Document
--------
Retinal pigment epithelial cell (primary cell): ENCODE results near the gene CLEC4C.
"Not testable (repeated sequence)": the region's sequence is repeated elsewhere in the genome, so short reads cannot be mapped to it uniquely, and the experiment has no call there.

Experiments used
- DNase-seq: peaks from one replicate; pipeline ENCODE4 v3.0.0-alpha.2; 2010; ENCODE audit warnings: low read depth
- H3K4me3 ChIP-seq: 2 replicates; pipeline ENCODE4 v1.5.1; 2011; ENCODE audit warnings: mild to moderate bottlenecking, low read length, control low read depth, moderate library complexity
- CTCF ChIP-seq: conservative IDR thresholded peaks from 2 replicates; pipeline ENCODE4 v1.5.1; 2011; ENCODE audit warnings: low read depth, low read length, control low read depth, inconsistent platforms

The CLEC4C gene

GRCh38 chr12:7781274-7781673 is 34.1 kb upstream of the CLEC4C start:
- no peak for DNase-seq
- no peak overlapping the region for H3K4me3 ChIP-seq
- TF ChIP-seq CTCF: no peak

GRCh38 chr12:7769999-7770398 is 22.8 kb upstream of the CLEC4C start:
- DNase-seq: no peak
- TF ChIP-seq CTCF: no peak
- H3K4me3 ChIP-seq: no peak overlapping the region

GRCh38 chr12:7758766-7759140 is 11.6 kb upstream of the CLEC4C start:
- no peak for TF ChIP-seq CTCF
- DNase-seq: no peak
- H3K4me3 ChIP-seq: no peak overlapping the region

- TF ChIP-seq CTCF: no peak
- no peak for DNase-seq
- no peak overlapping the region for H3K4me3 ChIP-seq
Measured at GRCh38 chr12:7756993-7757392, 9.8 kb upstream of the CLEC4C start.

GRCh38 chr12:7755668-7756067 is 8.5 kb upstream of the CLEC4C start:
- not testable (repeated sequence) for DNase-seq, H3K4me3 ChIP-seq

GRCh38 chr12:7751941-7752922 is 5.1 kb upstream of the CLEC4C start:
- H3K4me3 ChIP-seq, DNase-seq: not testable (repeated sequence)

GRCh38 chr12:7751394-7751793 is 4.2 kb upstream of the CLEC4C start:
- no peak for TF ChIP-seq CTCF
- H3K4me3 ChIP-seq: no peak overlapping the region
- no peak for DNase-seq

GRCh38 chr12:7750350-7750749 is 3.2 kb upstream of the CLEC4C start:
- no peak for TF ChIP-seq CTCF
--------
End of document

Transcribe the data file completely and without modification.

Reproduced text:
Retinal pigment epithelial cell (primary cell): ENCODE results near the gene CLEC4C.
"Not testable (repeated sequence)": the region's sequence is repeated elsewhere in the genome, so short reads cannot be mapped to it uniquely, and the experiment has no call there.

Experiments used
- DNase-seq: peaks from one replicate; pipeline ENCODE4 v3.0.0-alpha.2; 2010; ENCODE audit warnings: low read depth
- H3K4me3 ChIP-seq: 2 replicates; pipeline ENCODE4 v1.5.1; 2011; ENCODE audit warnings: mild to moderate bottlenecking, low read length, control low read depth, moderate library complexity
- CTCF ChIP-seq: conservative IDR thresholded peaks from 2 replicates; pipeline ENCODE4 v1.5.1; 2011; ENCODE audit warnings: low read depth, low read length, control low read depth, inconsistent platforms

The CLEC4C gene

GRCh38 chr12:7781274-7781673 is 34.1 kb upstream of the CLEC4C start:
- no peak for DNase-seq
- no peak overlapping the region for H3K4me3 ChIP-seq
- TF ChIP-seq CTCF: no peak

GRCh38 chr12:7769999-7770398 is 22.8 kb upstream of the CLEC4C start:
- DNase-seq: no peak
- TF ChIP-seq CTCF: no peak
- H3K4me3 ChIP-seq: no peak overlapping the region

GRCh38 chr12:7758766-7759140 is 11.6 kb upstream of the CLEC4C start:
- no peak for TF ChIP-seq CTCF
- DNase-seq: no peak
- H3K4me3 ChIP-seq: no peak overlapping the region

- TF ChIP-seq CTCF: no peak
- no peak for DNase-seq
- no peak overlapping the region for H3K4me3 ChIP-seq
Measured at GRCh38 chr12:7756993-7757392, 9.8 kb upstream of the CLEC4C start.

GRCh38 chr12:7755668-7756067 is 8.5 kb upstream of the CLEC4C start:
- not testable (repeated sequence) for DNase-seq, H3K4me3 ChIP-seq

GRCh38 chr12:7751941-7752922 is 5.1 kb upstream of the CLEC4C start:
- H3K4me3 ChIP-seq, DNase-seq: not testable (repeated sequence)

GRCh38 chr12:7751394-7751793 is 4.2 kb upstream of the CLEC4C start:
- no peak for TF ChIP-seq CTCF
- H3K4me3 ChIP-seq: no peak overlapping the region
- no peak for DNase-seq

GRCh38 chr12:7750350-7750749 is 3.2 kb upstream of the CLEC4C start:
- no peak for TF ChIP-seq CTCF